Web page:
In sheer quantity, INDIA produces more movies than any other country in the world-over 900 feature-length films in at least 16 languages, according to a recent industry survey. This productivity is explained by several factors: the size of the Indian audience, low literacy rates, the limited diffusion of television in India, and well-developed export markets in both hemispheres. (http://worldfilm.about.com/cs/booksbolly/)
In its historical development, India's film industry paralleled that of the West. Dadasaheb Phalke's Raja Harishchandra, the first silent film for popular consumption, appeared in 1913; Alam Ara, the first "talkie," was released in 1931. But the Indian cinema derived its unique flavor from the older Indian musical theater-particularly from the Urdu poetic dramas of the late nineteenth century. The influence of this tradition ensured that Indian movies would favor mythological or legendary-historical stories, that their dialogue would carry an Urdu flavor even in languages other than Urdu, and that every film would be a musical.
Indeed, the Indian popular music industry is entirely an outgrowth of the film industry. Each new movie generates a soundtrack album, and the success of a film is largely dependent upon the success of its songs. Although in the 1930s the actors "lip-synched" their own songs, a corps of professional "playback" singers eventually emerged whose voices were dubbed in for the musical sequences but who seldom appeared on screen. For over four decades leading playback singer has been Lata Mangeshkar.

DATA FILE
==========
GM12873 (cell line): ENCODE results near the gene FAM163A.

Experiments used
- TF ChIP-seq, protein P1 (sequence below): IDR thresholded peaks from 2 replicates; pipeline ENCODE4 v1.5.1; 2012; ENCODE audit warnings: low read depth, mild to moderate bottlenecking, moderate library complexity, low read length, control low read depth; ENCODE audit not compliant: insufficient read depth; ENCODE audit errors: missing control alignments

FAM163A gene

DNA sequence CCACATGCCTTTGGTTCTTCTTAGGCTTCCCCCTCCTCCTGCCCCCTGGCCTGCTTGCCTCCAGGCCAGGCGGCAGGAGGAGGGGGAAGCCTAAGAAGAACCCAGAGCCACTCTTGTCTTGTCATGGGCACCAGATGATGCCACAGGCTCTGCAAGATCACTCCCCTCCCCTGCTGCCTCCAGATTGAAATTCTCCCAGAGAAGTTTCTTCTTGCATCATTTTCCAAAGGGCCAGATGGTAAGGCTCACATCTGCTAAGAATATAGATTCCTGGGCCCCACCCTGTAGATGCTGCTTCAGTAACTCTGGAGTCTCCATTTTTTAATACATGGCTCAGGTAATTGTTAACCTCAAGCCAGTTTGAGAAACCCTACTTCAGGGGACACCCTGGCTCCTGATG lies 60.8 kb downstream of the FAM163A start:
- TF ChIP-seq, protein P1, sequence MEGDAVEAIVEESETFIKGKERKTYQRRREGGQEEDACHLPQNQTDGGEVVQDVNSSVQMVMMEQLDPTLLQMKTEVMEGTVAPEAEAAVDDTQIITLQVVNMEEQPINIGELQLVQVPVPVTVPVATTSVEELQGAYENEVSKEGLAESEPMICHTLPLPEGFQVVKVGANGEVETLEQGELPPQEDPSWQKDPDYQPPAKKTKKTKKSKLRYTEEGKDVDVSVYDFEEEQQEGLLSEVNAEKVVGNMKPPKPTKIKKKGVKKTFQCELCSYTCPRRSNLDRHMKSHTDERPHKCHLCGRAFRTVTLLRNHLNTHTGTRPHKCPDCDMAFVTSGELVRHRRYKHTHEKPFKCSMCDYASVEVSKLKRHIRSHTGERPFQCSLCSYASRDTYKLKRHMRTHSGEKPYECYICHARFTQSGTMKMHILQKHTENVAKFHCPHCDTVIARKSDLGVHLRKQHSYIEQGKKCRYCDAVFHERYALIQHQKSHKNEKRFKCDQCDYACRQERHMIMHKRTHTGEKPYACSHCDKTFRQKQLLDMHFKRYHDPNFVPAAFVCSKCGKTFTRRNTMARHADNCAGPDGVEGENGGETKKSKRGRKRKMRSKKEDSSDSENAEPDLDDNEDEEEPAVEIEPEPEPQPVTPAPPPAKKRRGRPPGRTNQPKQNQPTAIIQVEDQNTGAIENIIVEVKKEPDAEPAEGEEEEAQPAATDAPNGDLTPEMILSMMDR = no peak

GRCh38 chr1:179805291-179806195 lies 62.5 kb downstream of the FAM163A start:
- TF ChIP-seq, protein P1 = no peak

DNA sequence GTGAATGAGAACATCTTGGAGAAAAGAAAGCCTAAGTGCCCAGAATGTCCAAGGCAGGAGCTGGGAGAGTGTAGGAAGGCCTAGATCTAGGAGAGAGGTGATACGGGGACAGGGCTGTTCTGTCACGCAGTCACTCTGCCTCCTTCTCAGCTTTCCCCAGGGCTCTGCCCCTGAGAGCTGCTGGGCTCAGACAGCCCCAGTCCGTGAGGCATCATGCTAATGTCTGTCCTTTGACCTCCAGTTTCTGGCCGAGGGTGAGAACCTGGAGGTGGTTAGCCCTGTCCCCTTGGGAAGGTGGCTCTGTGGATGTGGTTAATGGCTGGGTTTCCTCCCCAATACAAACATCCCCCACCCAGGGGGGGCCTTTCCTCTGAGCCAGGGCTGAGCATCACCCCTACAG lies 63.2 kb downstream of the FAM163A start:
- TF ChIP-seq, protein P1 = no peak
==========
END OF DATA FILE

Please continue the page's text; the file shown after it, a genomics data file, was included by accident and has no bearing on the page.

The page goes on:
The primary center of film production, from well before the 1947 partition of India and Pakistan, has been Bombay, where the Indian film industry began. Bombay owes its pre- eminence partly to the fact that the majority of films produced there are in Hindi-Urdu, the language understood by the largest segment of the Indian subcontinent. And almost from the dawn of the Indian cinema, Bombay-sometimes referred to in this context as "Bollywood"-has reverberated with gossip about the scandals and behind-the-scenes intrigue associated with the film industry and its stars. (National Identity in Indian Popular Cinema 1947-1987 (Texas Film Studies) by Sumita S. Chakravarty Univ of Texas Pr; (December 1993))